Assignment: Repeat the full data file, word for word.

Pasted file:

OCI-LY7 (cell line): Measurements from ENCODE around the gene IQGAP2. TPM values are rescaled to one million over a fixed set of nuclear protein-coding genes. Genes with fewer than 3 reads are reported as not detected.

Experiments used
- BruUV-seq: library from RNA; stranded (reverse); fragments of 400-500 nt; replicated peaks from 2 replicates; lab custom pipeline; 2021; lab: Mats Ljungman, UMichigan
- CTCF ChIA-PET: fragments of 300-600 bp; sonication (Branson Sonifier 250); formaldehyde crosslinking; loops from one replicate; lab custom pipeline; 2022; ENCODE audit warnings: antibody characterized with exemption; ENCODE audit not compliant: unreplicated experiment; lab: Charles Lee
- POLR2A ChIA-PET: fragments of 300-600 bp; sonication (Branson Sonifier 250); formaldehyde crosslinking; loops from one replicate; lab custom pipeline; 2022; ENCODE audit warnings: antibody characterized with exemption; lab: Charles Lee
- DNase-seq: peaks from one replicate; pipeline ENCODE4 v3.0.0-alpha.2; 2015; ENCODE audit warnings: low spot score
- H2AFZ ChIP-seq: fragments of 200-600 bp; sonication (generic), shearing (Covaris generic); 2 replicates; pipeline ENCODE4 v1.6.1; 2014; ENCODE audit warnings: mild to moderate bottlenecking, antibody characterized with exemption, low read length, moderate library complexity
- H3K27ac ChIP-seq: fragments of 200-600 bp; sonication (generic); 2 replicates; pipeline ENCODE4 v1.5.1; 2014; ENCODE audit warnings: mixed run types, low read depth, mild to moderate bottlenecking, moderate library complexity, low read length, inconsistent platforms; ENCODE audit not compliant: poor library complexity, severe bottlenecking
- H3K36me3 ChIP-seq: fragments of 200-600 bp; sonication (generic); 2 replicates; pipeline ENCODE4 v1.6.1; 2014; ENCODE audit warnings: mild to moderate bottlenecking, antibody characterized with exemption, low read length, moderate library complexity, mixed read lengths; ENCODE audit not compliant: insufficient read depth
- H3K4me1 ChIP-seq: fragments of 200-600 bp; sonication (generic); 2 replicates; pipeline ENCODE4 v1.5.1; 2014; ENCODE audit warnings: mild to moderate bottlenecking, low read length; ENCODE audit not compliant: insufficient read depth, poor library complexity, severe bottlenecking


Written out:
OCI-LY7 (cell line): Measurements from ENCODE around the gene IQGAP2. TPM values are rescaled to one million over a fixed set of nuclear protein-coding genes. Genes with fewer than 3 reads are reported as not detected.

Experiments used
- BruUV-seq: library from RNA; stranded (reverse); fragments of 400-500 nt; replicated peaks from 2 replicates; lab custom pipeline; 2021; lab: Mats Ljungman, UMichigan
- CTCF ChIA-PET: fragments of 300-600 bp; sonication (Branson Sonifier 250); formaldehyde crosslinking; loops from one replicate; lab custom pipeline; 2022; ENCODE audit warnings: antibody characterized with exemption; ENCODE audit not compliant: unreplicated experiment; lab: Charles Lee
- POLR2A ChIA-PET: fragments of 300-600 bp; sonication (Branson Sonifier 250); formaldehyde crosslinking; loops from one replicate; lab custom pipeline; 2022; ENCODE audit warnings: antibody characterized with exemption; lab: Charles Lee
- DNase-seq: peaks from one replicate; pipeline ENCODE4 v3.0.0-alpha.2; 2015; ENCODE audit warnings: low spot score
- H2AFZ ChIP-seq: fragments of 200-600 bp; sonication (generic), shearing (Covaris generic); 2 replicates; pipeline ENCODE4 v1.6.1; 2014; ENCODE audit warnings: mild to moderate bottlenecking, antibody characterized with exemption, low read length, moderate library complexity
- H3K27ac ChIP-seq: fragments of 200-600 bp; sonication (generic); 2 replicates; pipeline ENCODE4 v1.5.1; 2014; ENCODE audit warnings: mixed run types, low read depth, mild to moderate bottlenecking, moderate library complexity, low read length, inconsistent platforms; ENCODE audit not compliant: poor library complexity, severe bottlenecking
- H3K36me3 ChIP-seq: fragments of 200-600 bp; sonication (generic); 2 replicates; pipeline ENCODE4 v1.6.1; 2014; ENCODE audit warnings: mild to moderate bottlenecking, antibody characterized with exemption, low read length, moderate library complexity, mixed read lengths; ENCODE audit not compliant: insufficient read depth
- H3K4me1 ChIP-seq: fragments of 200-600 bp; sonication (generic); 2 replicates; pipeline ENCODE4 v1.5.1; 2014; ENCODE audit warnings: mild to moderate bottlenecking, low read length; ENCODE audit not compliant: insufficient read depth, poor library complexity, severe bottlenecking